And if anyone has any advice on getting your brain to turn off (or at least on getting it to stop playing the How I Met Your Mother theme song on repeat), please feel free to share your glorious nuggets of wisdom with the world by posting them in the comments.

Tuesday, February 7, 2012

Restaurant-Free Challenge: Complete

Yep.  Thus endeth my two-week foray into a restaurant-less world.

I had one minor transgression – a few bites of (freakin’ incredible) bread pudding at work yesterday – but otherwise, I was totally clean.  Much to my own surprise.

I’m not kidding.  I really thought Thai food would haunt my dreams.  I thought the free / cheap food I have access to at work would be nearly impossible to resist.  I never would have guessed it, but… this really wasn’t super hard.  After a few days of eating well, cooking for myself, and bringing dinner to work instead of waiting until I was so hungry that I HAD to eat there, the cravings that used to overwhelm me so often simply subsided.  Suddenly, I was content with whatever half-ass meal I’d made for myself.  Why, a peanut butter and banana sandwich, you say?  Sounds amazing!  The same turkey burger I’ve made four days in a row?  Absolutely!

(Okay.  That’s a slight exaggeration.  Obviously I did some mildly interesting cooking, and learned how to work with the basics a bit better to add some excitement to my go-to meals.  But it’s not like I was whipping up feasts on a daily basis.)

In any case, I stuck it out.

Maybe it worked because I had the blog to keep me accountable.  Maybe I’m just in the right mindset now.  Or maybe I’m just so damn stubborn that it was almost fun to be the obnoxious one responding to dinner invitations with, “I’ll sit with you, but I already ate.” 

Doesn’t matter.  Now, I finally have to admit it – contrary to everything my inner-fat kid tells me, eating better really does make you feel better.  Less sluggish.  More alert.  Less cranky.  Yadda yadda.  Fine.

Not to mention the fact that I dropped five pounds in what felt like ten seconds and probably spent way less money than I would have otherwise.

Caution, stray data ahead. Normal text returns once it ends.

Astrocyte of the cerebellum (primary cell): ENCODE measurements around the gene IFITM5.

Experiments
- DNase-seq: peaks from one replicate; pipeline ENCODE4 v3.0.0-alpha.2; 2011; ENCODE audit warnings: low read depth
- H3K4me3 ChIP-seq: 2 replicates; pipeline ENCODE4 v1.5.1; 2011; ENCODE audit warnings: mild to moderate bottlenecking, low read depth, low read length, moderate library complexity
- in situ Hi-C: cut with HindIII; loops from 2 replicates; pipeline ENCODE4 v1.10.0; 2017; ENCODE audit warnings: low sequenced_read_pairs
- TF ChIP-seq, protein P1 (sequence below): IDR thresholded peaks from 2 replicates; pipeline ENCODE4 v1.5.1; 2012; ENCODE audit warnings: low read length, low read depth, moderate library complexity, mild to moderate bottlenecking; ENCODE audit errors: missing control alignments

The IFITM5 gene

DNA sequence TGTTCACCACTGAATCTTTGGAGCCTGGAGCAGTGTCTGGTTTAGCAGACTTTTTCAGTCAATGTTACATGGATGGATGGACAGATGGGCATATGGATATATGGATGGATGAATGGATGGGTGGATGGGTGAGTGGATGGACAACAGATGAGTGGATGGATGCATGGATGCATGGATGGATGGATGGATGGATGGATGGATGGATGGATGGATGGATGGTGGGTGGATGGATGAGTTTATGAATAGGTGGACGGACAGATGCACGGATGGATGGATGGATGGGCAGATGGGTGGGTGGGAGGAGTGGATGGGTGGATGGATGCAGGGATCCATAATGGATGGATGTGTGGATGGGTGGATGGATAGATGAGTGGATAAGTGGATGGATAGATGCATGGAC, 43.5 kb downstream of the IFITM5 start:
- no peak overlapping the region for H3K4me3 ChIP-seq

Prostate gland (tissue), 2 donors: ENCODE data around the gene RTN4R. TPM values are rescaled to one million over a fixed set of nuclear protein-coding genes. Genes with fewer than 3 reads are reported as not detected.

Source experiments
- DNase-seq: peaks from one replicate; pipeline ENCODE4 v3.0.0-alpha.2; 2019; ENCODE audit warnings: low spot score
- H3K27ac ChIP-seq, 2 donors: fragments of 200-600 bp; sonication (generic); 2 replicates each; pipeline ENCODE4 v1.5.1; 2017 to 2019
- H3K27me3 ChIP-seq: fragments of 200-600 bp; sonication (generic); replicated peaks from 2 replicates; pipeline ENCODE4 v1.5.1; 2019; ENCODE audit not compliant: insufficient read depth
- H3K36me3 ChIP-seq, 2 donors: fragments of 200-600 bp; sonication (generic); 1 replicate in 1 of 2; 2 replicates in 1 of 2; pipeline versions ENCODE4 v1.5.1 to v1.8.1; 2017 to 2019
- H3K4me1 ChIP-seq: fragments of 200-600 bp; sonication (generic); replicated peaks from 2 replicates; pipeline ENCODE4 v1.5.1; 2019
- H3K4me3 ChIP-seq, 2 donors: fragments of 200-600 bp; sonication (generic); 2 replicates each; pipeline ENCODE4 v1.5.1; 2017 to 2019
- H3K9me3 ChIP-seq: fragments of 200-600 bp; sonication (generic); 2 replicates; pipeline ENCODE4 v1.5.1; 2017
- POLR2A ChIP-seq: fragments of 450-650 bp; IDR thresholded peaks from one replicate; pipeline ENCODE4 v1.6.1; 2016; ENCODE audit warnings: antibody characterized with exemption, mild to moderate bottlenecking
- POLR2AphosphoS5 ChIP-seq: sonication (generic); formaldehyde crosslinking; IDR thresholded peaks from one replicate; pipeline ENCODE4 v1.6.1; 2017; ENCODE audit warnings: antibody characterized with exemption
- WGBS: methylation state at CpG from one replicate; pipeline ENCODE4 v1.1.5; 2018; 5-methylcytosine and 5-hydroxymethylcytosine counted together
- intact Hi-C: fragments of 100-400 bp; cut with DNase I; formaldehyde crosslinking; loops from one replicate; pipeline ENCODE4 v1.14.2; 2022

Sidenote: my last official dinner of this self-imposed challenge was actually NOT half-assed!  Not difficult, really, but not a peanut butter sandwich…

Boy, do I take an awful picture.




Voila.  Lightened up chicken parm with whole wheat spaghetti – or, as I used to refer to it as a child, “sticky-up noodles.”




Mmmmmm… sticky-up noodles….

So, of course, I can’t keep this restaurant-less business up forever… nor would I want to, because
a)     I love food too much, and
b)    I would really start to annoy the crap out of my friends

That said, it’s definitely good to know that I don’t, in fact, need to hit up Grubhub.com every other day to be satisfied.

Curry Thai will be devastated, of course.  But such is life.

Friday, February 3, 2012

Squash Explosion Imminent

I was told that spaghetti squash was the perfect low calorie substitute for spaghetti.  Mild enough in taste that it could pass for noodles – particularly once drenched in pasta sauce – with a texture that would faithfully mimic that of spaghetti.

I was lied to.

I’m sorry, but if you’re eating spaghetti squash covered in tomato sauce and you think it tastes like the real deal, you clearly have not met real spaghetti.

Fierce.
It doesn’t taste like spaghetti.  It tastes like squash.  Very stringy squash.

Fortunately, I happen to like squash, so no taste buds were harmed in the making of this meal.

Some squash-cooking research led me to decide that the best method was to bake it whole… but not before violently attacking it with a knife to prevent a squash explosion.  Miracle I made it out of this step with all my fingers, really. 

Then, since everything in this building enjoys f***ing with us, the baking idea was foiled by an oven that decided to give me the finger and take a nap.

(For context: our apartment is full of clunkers when it comes to appliances – heaters that make the electricity short out, stovetop burners that fill the kitchen with gas but never turn on, overhead lights that spontaneously combust… yes, that has happened… and, of course, an incredibly finicky oven.)

In any case, I decided to microwave the little sucker.  For about 15 minutes.  At which point it cracked open (not supposed to happen), so I figured it was about done.  I scooped all the stringiness out – about 2 cups’ worth – and topped half of it with sauce and chicken. 

Not spaghetti.

So, fine.  It wasn’t spaghetti, but it was damn tasty anyway.  A new favorite f’sho.

Looks like a bowl of mush.  But a yummy one.

Another new favorite of mine (and I think I’m a little late in the game on this one) is quinoa.

Quinoa.  Pronounced exactly as it’s spelled.  I promise. 


Yet again, slightly blurry.  This camera freakin blows.
Seriously.  Go into Whole Foods and ask where they keep their quinn-oh-ah and you’ll get almost as fun a reaction as when my mom tries to order something containing the word “chipotle” at a restaurant.

I use it in the place of rice, obviously, but ALSO discovered a recipe for “Breakfast Quinoa” – boiled in milk instead of water and topped off with some brown sugar, cinnamon, and blueberries.  I used WAY less sugar than Martha Stewart suggested and it was still a little too sweet for me, but other than that I was a fan.